# Marginal Cost Break-Even Analysis January 2021

Philip Dunn sets the questions on marginal costing break-even analysis.

This test bank issue will be most appropriate to the Accounting Apprenticeship Assistant Accountant Level 3.

Batcraft Limited produces high-quality cricket bats, some of which are used by both Test and county cricketers. It plans to produce and sell 6,000 units per year at a selling price of £250.

The following is an abstract of the cost structure per unit, together with its fixed
overhead. Variable cost per unit £180, semi-variable costs: fixed element £15,000 and £2 per unit variable, fixed overhead £175,000. Also, in addition to the plan the management wants to consider the effect on profit at differing levels of output.

Q1. Calculate the total contribution at a production and sales volume of 6,000 units.

Q2. Calculate the total contribution at a production and sales volume of 4,000 units.

Q3. Calculate the total contribution at a production and sales volume of 8,000 units.

Q4. Calculate the profit from a production and sales volume of 6,000 units.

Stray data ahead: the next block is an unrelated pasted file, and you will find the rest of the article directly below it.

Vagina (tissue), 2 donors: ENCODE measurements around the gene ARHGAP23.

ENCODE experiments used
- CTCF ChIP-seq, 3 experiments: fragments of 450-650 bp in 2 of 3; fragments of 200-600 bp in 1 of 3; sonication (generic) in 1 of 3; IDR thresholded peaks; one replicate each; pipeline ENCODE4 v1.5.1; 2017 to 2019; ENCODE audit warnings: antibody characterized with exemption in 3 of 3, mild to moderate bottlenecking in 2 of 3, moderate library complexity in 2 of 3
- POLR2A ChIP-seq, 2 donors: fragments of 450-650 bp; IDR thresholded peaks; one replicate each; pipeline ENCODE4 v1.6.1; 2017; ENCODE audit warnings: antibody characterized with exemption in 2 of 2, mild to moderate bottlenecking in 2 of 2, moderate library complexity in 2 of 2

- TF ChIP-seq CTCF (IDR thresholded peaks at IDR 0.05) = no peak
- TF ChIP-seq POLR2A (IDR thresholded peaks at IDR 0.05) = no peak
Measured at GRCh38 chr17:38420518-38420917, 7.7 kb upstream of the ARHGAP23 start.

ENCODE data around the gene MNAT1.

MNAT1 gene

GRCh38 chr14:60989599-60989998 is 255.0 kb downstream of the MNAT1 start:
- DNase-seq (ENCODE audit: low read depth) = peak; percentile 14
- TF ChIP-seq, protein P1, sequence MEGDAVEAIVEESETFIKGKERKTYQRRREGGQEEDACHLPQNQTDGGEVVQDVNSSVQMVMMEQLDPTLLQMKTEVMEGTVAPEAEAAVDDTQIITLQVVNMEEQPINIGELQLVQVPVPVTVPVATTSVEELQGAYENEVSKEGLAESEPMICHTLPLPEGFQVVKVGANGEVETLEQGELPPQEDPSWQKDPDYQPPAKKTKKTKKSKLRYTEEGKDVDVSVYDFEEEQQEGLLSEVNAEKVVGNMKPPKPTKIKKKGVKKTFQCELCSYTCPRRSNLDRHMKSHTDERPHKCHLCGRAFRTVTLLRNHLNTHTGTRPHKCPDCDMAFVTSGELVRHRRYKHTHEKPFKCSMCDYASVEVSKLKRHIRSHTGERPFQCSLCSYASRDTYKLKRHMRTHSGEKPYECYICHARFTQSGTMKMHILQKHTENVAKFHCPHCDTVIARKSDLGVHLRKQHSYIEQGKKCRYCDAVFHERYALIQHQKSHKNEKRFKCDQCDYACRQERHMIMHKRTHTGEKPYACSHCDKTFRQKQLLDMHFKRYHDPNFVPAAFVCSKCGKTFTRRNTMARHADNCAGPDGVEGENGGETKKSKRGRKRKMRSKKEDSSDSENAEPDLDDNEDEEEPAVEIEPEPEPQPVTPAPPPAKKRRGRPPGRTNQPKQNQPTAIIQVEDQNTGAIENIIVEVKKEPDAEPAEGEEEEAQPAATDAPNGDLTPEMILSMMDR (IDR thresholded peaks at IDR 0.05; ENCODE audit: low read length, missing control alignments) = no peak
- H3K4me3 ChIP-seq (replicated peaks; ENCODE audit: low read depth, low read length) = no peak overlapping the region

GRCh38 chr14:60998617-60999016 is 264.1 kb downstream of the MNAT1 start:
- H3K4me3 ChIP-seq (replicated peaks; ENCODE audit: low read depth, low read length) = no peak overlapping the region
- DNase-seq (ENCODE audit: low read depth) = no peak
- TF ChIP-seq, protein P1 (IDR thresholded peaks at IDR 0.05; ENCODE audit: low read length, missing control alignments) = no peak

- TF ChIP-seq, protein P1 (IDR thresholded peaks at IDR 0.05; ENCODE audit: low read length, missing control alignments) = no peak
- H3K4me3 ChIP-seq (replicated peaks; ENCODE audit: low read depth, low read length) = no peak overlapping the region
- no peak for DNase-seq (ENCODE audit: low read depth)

Q5. Calculate the profit from a production and sales volume of 4,000 units.

Q6. Calculate the profit from a production and sales volume of 8,000 units.

Q7. Calculate the contribution per unit of output.

Q8. Calculate the company’s break-even point in units (to the next whole unit).

Q9. If the management decided that it had a target profit of £252,000 how many units must it produce and sell?

Recently there has been a shortage of highgrade willow, the main direct material used in the product. This has had the effect of increasing the total variable costs per unit to £200 (and includes the variable element in the semi-variable cost).

Q10. Calculate the company’s break-even point in units taking into account the recent cost increase.

Q11. Calculate the company’s break-even point in sales value taking into account the recent cost increase.

Q12. Based on your answer to Q10 and assuming the company achieved a volume of 6,500 units, what is the margin of safety in units?

Q13. Express your answer to Q12 as a % margin of safety (to nearest whole number).

Q14. Orders for the following year indicate that the production and sales volume will be 7,500 units. Given the information in the opening scenario and the change in costs calculate the profit achievable from this level of volume.

Q1: £480,000
Q2: £272,000
Q3: £544,000
Q4: £218,000
Q5: £82,000
Q6: £354,000
Q7: £68
Q8: 2,795 units
Q9: 6,500 units
Q10: 3,800 units
Q11: £950,000
Q12: 2,700 unites
Q13: 42%
Q14: £185,000